The son of Theodor Wieland and Elise Blum, Heinrich Wieland won the 1927 Nobel Prize in Chemistry for his research in bile acids.
The son of a pharmaceutical chemist, Wieland spent his early years studying at the Universities of Munich, Berlin and Stuttgart. This was followed by time at the Baeyer laboratory where under the tutelage of Johannes Thiele, he earned his doctorate in 1901. He served as a professor at the technical University at Munich between 1913 and 1921. One of his most notable contributions to the field of education were the twenty seven years that he spent holding the Chair in the University of Munich, a post he took up in 1925. What makes Wieland stand apart from his colleagues is his holistic understanding of the field of Chemistry.
Initially Wieland spent a lot of time studying organic nitrogenous compounds. He made significant contributions while studying orefins and aromatics. He is also known for what are now considered to be classical experiments related to fulminic acid and its polymerization. Wieland played a key role in contributing to laying the foundation for organic radical chemistry .
Wieland played a key role in contributing to laying the foundation for organic radical chemistry .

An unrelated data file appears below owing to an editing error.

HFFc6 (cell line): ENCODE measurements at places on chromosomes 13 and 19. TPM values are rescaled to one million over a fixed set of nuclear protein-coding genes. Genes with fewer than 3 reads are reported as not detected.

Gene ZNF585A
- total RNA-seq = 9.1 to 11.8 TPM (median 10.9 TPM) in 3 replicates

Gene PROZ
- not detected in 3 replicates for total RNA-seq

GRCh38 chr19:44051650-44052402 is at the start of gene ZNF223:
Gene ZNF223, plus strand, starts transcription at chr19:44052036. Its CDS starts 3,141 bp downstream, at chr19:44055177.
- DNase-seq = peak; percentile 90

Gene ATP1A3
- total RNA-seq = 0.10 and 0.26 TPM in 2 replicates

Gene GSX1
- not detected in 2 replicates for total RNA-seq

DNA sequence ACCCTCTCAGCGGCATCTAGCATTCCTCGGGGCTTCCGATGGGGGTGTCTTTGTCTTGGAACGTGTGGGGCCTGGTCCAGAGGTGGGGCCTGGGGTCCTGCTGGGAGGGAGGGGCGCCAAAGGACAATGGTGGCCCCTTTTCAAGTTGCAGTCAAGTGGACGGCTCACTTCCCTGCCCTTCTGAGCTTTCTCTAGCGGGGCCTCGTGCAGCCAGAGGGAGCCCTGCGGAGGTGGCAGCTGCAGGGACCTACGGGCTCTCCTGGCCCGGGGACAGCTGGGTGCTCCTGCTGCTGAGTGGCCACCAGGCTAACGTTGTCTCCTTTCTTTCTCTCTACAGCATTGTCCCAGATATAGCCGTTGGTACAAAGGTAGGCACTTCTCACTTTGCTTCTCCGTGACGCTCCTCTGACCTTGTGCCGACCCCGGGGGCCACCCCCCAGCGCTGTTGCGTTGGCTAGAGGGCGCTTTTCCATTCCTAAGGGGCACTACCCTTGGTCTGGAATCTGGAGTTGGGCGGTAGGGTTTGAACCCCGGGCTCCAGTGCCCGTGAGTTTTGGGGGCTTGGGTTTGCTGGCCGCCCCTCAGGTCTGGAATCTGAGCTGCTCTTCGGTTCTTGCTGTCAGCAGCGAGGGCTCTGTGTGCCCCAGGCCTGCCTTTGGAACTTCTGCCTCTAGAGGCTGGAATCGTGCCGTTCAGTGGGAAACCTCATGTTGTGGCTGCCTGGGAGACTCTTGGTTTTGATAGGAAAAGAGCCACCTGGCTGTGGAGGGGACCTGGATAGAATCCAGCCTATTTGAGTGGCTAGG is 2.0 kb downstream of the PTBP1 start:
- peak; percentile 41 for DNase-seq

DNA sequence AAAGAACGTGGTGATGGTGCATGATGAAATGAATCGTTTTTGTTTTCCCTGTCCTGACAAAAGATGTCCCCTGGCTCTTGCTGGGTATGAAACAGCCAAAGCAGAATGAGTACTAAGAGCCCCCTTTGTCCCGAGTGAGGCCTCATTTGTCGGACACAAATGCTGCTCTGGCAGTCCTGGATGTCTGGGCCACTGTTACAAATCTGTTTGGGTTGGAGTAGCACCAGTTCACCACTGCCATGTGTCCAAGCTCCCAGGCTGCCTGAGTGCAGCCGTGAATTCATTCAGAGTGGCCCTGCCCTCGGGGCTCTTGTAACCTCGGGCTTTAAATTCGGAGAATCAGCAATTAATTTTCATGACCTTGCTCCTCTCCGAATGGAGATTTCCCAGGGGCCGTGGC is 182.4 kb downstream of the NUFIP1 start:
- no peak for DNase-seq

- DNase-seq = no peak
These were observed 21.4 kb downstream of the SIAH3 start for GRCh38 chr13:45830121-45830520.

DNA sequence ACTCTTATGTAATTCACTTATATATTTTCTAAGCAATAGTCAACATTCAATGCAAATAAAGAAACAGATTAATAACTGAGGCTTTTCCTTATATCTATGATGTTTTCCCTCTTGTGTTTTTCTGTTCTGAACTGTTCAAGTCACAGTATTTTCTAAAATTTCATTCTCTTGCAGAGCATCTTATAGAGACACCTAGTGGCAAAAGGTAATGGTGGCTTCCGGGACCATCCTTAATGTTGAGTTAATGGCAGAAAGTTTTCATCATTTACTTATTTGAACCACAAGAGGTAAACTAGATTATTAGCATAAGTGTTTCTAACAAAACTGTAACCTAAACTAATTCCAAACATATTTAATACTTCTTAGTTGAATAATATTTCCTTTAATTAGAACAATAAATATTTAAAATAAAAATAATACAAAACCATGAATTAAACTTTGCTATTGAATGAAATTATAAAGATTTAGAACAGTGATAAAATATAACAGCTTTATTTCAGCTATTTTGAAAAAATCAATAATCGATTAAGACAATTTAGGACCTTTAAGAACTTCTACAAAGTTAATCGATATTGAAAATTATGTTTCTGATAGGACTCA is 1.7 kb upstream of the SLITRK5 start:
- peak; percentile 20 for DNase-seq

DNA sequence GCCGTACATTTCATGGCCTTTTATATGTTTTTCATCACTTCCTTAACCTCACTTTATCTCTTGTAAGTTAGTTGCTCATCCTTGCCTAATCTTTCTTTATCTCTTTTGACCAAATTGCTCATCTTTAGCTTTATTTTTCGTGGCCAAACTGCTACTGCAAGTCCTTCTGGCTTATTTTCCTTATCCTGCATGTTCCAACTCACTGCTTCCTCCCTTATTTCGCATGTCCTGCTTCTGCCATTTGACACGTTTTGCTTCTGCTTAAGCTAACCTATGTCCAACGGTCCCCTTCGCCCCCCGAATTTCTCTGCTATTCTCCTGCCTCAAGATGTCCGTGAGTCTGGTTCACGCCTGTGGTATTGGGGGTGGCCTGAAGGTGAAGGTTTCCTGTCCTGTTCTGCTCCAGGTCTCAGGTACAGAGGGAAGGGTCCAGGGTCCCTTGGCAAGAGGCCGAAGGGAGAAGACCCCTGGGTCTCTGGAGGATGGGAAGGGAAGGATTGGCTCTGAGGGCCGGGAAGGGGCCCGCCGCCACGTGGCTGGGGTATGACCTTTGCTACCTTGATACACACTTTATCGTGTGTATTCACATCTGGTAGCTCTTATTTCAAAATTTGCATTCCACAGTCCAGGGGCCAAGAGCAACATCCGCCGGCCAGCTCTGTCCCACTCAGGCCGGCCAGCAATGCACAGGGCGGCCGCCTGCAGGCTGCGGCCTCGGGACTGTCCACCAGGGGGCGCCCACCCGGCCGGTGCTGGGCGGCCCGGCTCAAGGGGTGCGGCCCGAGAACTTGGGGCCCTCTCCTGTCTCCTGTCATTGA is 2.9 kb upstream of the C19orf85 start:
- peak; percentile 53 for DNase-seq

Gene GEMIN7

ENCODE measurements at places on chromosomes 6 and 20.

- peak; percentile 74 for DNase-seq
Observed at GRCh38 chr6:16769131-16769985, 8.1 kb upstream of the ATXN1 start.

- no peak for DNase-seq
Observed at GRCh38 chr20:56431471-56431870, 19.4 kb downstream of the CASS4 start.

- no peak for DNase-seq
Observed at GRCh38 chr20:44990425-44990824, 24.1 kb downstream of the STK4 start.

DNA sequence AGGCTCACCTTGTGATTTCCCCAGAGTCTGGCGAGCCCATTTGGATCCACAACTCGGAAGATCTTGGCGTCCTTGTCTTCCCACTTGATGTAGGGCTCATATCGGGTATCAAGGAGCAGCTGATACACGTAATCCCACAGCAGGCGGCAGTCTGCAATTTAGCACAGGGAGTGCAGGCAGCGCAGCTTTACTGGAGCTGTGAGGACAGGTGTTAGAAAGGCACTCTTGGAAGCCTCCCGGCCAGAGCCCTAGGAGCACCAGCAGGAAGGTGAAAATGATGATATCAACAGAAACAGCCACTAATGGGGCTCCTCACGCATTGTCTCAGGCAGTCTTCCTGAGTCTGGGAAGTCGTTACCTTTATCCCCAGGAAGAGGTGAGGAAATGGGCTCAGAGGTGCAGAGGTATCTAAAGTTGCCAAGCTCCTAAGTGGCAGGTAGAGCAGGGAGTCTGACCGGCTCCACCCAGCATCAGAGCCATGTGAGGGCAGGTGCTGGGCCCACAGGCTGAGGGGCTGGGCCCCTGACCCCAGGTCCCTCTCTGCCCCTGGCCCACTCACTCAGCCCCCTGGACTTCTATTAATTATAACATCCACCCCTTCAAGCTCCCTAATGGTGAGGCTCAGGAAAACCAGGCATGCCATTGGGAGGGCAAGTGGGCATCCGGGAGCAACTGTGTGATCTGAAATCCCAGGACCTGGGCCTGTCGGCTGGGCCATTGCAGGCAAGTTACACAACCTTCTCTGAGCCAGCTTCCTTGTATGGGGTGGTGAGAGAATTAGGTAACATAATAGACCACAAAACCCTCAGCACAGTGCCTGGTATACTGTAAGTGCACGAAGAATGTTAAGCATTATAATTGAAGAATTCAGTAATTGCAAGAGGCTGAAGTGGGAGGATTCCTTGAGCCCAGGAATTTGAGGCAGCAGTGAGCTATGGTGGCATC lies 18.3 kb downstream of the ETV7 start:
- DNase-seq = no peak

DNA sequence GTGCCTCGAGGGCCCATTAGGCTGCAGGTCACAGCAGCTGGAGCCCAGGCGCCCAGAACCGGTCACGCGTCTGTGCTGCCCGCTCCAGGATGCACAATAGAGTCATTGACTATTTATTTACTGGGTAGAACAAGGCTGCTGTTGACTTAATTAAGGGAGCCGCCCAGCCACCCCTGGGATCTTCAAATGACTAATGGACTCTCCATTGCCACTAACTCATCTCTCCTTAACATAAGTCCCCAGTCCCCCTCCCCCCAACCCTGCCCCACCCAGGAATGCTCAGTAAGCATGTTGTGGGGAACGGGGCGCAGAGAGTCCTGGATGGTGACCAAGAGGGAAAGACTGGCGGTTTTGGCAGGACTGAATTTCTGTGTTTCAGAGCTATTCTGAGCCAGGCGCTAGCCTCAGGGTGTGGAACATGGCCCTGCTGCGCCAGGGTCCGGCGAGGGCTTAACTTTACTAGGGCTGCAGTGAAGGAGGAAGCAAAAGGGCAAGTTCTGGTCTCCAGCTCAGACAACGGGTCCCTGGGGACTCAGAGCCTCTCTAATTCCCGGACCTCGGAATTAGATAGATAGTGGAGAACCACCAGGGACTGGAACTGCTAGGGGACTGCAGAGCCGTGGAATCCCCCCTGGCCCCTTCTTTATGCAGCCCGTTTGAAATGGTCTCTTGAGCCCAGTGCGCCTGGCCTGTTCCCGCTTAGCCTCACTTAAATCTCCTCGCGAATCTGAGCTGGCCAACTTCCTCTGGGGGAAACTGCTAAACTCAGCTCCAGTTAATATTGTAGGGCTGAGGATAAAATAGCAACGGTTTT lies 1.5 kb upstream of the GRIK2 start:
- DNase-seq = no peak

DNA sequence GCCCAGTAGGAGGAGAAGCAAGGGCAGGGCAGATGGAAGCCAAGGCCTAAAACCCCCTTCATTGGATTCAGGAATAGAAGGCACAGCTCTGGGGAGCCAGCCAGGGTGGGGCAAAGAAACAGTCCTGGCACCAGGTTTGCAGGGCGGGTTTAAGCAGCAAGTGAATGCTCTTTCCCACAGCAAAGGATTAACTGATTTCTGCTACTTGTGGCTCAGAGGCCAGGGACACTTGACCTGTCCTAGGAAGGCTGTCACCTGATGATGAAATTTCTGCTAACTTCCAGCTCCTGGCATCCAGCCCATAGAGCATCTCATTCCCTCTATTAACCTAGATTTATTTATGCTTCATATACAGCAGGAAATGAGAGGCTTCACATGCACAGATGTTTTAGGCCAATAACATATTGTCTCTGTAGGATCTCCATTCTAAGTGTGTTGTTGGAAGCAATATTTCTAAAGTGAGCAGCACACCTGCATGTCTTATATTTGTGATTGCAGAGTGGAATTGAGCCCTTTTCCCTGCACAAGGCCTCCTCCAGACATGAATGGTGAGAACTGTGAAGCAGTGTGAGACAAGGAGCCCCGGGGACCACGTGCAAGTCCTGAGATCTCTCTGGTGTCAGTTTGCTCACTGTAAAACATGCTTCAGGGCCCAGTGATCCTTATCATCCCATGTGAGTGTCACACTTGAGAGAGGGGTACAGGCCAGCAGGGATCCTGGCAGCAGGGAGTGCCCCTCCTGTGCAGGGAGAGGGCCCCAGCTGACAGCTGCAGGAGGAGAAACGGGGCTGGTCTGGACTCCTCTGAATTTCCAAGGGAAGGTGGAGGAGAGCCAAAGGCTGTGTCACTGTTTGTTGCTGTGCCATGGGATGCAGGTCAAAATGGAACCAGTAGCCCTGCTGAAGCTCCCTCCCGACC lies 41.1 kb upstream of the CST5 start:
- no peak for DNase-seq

Wieland’s later research was focussed on chemistry relating to natural substances. He made a number of contributions ranging from defining the structure of morphine, strychnine, which are synthetic alkaloid. He also discovered pterin compounds based on the pigments of butterflies. He also contributed to work on toad poisons and bile acids. Wieland did a significant amount of work in the field of oxidisation in living cells. He was also able to identify the dehydrogenation process in living cells.
Aplhpa-amnitin, which is a principal active agent of the world’s most poisonous mushrooms was isolated by Heinrich Wieland. The fact that Wieland’s research has featured in over four hundred publications is a testament to his wide range of contributions to the fields of organic chemistry and biochemistry. The Heinrich Wieland prize has been awarded since 1964, awarding work in the fields of chemistry, biochemistry, and clinical medicine that deals with lipids and their related substances.